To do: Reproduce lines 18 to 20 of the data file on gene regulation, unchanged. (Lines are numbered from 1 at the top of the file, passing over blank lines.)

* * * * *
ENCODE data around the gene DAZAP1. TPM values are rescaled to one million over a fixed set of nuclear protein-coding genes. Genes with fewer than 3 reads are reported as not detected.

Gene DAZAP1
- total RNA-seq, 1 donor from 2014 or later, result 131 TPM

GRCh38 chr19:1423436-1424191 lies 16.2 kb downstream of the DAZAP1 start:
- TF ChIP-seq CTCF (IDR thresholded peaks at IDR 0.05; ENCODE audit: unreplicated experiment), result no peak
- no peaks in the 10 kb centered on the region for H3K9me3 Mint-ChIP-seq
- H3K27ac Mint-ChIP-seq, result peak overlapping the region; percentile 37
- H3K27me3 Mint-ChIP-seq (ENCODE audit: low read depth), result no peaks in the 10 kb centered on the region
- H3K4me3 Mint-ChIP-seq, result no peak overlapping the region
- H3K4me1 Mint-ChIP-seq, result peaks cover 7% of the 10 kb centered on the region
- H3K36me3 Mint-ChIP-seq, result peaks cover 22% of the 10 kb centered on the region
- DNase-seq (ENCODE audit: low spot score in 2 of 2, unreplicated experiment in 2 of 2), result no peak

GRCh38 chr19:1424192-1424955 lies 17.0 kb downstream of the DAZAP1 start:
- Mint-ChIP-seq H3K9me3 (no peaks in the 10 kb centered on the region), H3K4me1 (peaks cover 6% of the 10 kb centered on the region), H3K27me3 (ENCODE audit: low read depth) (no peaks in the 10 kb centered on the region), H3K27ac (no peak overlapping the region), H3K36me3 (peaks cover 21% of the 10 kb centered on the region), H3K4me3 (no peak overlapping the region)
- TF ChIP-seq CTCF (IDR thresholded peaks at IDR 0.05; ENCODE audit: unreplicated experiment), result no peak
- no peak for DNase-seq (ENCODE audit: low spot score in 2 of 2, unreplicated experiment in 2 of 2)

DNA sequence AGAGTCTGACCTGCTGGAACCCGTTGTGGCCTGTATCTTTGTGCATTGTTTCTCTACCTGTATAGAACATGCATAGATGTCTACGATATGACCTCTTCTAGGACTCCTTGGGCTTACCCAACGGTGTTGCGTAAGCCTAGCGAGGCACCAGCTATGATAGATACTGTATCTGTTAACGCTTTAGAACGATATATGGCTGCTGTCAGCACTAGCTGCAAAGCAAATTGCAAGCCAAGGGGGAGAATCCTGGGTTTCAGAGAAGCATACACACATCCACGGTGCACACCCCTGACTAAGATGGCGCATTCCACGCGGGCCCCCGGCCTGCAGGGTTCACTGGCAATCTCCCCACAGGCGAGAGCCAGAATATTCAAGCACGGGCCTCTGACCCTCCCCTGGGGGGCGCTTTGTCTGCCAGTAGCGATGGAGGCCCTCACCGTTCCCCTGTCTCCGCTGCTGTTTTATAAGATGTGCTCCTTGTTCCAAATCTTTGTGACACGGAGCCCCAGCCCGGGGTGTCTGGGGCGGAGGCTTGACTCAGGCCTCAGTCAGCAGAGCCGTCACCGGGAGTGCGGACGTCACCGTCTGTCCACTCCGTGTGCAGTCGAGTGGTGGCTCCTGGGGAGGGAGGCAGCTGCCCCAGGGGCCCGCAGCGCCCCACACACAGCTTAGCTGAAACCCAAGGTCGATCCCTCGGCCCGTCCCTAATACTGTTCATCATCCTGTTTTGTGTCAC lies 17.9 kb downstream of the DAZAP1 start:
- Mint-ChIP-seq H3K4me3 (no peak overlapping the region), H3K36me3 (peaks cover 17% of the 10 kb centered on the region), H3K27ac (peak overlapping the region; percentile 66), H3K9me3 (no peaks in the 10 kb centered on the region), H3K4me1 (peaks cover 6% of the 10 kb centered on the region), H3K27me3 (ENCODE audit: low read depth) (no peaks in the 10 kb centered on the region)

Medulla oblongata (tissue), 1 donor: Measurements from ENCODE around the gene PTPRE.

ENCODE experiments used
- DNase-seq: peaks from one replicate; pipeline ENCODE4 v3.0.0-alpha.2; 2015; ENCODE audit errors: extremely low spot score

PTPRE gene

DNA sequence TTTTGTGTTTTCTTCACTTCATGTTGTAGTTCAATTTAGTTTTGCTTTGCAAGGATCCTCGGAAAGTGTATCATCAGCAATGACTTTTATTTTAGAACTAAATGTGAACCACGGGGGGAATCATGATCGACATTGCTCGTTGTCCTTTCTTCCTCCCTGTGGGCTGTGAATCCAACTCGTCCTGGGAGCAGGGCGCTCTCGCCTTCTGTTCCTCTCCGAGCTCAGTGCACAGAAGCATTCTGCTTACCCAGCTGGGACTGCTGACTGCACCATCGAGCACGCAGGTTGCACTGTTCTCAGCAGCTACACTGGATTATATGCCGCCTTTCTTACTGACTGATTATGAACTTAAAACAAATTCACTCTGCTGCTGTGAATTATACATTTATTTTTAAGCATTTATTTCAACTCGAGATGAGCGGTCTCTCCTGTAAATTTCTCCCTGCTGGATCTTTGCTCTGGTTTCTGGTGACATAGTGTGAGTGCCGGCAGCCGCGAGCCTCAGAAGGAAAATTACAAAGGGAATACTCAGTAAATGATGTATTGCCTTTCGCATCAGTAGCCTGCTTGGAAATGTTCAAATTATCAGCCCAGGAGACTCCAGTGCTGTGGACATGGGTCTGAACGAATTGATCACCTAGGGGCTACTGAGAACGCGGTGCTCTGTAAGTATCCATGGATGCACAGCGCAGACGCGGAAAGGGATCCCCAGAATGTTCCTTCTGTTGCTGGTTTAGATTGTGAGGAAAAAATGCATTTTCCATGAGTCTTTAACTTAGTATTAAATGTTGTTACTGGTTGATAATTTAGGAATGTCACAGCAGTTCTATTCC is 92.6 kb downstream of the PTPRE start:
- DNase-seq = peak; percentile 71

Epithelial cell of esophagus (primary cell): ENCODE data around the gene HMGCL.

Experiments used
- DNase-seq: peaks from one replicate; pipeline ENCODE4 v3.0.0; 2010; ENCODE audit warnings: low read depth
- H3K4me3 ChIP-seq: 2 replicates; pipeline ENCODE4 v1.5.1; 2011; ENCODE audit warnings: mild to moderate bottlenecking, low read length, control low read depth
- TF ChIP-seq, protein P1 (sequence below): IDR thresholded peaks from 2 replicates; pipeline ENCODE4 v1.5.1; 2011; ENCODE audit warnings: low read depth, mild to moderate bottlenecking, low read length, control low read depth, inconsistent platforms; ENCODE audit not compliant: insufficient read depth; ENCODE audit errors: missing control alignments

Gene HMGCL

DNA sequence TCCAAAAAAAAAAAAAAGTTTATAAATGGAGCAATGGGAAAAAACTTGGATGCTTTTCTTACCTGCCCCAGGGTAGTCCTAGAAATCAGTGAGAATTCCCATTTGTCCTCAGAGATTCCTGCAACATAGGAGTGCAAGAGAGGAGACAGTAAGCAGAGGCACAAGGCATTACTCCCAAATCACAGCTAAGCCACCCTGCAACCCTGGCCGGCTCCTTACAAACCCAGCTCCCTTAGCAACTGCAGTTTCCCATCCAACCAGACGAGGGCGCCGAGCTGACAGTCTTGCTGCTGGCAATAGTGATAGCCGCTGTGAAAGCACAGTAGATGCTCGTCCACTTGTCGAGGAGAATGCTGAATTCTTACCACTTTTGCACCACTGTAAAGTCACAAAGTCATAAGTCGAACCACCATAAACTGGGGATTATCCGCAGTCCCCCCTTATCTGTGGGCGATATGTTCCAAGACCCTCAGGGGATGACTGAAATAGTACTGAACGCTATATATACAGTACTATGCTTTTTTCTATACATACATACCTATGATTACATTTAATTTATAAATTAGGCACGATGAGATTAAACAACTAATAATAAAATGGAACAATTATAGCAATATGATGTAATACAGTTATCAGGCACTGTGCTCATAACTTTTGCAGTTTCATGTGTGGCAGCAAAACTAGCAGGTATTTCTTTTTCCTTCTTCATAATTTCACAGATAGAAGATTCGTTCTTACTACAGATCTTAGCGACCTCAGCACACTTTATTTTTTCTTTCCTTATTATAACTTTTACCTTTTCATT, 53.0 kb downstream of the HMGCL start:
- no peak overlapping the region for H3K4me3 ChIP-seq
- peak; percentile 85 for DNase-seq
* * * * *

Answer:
- Mint-ChIP-seq H3K4me3 (no peak overlapping the region), H3K36me3 (peaks cover 17% of the 10 kb centered on the region), H3K27ac (peak overlapping the region; percentile 66), H3K9me3 (no peaks in the 10 kb centered on the region), H3K4me1 (peaks cover 6% of the 10 kb centered on the region), H3K27me3 (ENCODE audit: low read depth) (no peaks in the 10 kb centered on the region)

Medulla oblongata (tissue), 1 donor: Measurements from ENCODE around the gene PTPRE.

ENCODE experiments used